A worldwide survey of undergraduates and HR managers has revealed there is a significant disconnect between what each party feels is the most important factor in the growth of young people’s careers.
By polling close to 450 students around the world, The Community of European Management Schools (CEMS) found that 53% of bachelor students believe that developing technical skills will further their careers. Of the 80 HR managers surveyed, only 36% agreed.
Over a third of students (35%) stated that going beyond what was expected of them on the job brief was the way to get ahead, compared to only one-in-five HR managers.
Roland Siegers, executive director at CEMS said: “Our research suggests that young people starting out in the workplace may not be focusing on the right growth and that the skills they think will build successful careers do not always match the views of global employers.”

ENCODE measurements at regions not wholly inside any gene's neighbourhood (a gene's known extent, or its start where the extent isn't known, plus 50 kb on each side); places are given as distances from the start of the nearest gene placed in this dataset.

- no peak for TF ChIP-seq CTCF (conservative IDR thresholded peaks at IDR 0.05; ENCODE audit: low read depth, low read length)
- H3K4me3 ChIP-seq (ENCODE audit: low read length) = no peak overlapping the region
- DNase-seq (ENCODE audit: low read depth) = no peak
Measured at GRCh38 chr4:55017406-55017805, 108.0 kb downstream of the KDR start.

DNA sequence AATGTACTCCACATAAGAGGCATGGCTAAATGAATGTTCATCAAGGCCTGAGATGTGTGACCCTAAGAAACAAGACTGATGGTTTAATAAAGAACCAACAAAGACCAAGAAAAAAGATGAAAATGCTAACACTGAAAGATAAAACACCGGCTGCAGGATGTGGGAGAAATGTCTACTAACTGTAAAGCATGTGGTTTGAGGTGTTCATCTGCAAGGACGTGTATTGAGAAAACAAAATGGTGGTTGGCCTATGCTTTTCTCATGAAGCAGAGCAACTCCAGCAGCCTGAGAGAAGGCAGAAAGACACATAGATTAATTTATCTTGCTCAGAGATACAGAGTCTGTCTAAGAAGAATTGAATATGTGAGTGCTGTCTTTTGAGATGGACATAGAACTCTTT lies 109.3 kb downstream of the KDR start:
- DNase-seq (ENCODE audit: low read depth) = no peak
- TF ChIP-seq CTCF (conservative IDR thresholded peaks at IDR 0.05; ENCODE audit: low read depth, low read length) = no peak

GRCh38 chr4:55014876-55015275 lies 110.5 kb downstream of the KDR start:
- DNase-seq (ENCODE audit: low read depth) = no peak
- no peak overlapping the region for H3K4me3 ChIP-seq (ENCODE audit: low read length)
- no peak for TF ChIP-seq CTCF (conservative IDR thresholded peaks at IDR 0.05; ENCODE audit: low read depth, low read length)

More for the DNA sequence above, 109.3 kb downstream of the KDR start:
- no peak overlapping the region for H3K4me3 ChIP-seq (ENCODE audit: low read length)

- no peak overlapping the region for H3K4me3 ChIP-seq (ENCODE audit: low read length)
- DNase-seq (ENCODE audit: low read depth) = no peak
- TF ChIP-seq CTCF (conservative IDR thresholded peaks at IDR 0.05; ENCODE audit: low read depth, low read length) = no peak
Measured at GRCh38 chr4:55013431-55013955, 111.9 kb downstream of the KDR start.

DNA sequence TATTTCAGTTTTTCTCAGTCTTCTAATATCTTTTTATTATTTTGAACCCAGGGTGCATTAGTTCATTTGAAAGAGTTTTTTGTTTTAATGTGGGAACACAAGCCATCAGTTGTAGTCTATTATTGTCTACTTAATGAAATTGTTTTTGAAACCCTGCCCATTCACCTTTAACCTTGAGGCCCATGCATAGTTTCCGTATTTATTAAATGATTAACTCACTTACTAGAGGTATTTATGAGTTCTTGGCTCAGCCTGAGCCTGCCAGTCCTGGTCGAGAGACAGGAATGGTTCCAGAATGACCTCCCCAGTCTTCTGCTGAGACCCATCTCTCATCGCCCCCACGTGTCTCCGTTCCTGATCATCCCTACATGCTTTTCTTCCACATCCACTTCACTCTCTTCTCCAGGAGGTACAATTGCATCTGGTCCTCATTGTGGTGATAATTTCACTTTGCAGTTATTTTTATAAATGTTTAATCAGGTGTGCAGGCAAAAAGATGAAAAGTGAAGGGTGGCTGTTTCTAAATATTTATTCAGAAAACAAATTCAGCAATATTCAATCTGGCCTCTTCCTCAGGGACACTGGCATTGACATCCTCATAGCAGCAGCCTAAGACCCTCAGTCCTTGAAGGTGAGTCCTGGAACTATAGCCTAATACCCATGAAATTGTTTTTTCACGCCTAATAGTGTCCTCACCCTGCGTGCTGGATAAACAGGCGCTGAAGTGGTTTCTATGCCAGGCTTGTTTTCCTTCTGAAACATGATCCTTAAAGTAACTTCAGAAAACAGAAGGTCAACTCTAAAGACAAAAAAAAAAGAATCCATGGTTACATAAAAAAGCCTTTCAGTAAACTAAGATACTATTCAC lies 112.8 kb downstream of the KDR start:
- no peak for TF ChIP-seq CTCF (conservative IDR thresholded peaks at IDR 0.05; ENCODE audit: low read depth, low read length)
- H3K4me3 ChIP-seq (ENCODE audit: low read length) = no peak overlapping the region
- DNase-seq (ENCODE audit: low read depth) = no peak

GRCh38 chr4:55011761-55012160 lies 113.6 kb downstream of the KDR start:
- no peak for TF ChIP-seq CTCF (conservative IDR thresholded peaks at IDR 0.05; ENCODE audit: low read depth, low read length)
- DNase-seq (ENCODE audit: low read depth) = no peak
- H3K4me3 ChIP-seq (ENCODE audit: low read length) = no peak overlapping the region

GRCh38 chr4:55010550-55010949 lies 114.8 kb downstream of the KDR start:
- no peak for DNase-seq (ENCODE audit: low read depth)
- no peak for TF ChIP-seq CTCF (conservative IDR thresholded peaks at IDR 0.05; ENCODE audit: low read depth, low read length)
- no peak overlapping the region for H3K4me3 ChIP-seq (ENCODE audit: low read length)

According to HR managers, the main catalyst for success in a young professional’s career is an ability to work outside of their comfort zone, with 61% of respondents citing it as a desirable trait. They also valued experience (59%) and good networking (56%) in young employees.
Employers also placed greater importance emphasis on an international perspective, as 36% considered assignments in other countries important. Only 25% of students believed it would help them in their careers.
Siegers added: “Young people just setting out on their careers will come up against major political, digital, economic and environmental challenges that their predecessors did not face.
“To ensure that they can thrive in this uncertain landscape and work successfully with colleagues across the globe, they must develop broad skills, flexibility and cultural intelligence, particularly through international experiences which challenge them and broaden their horizons.”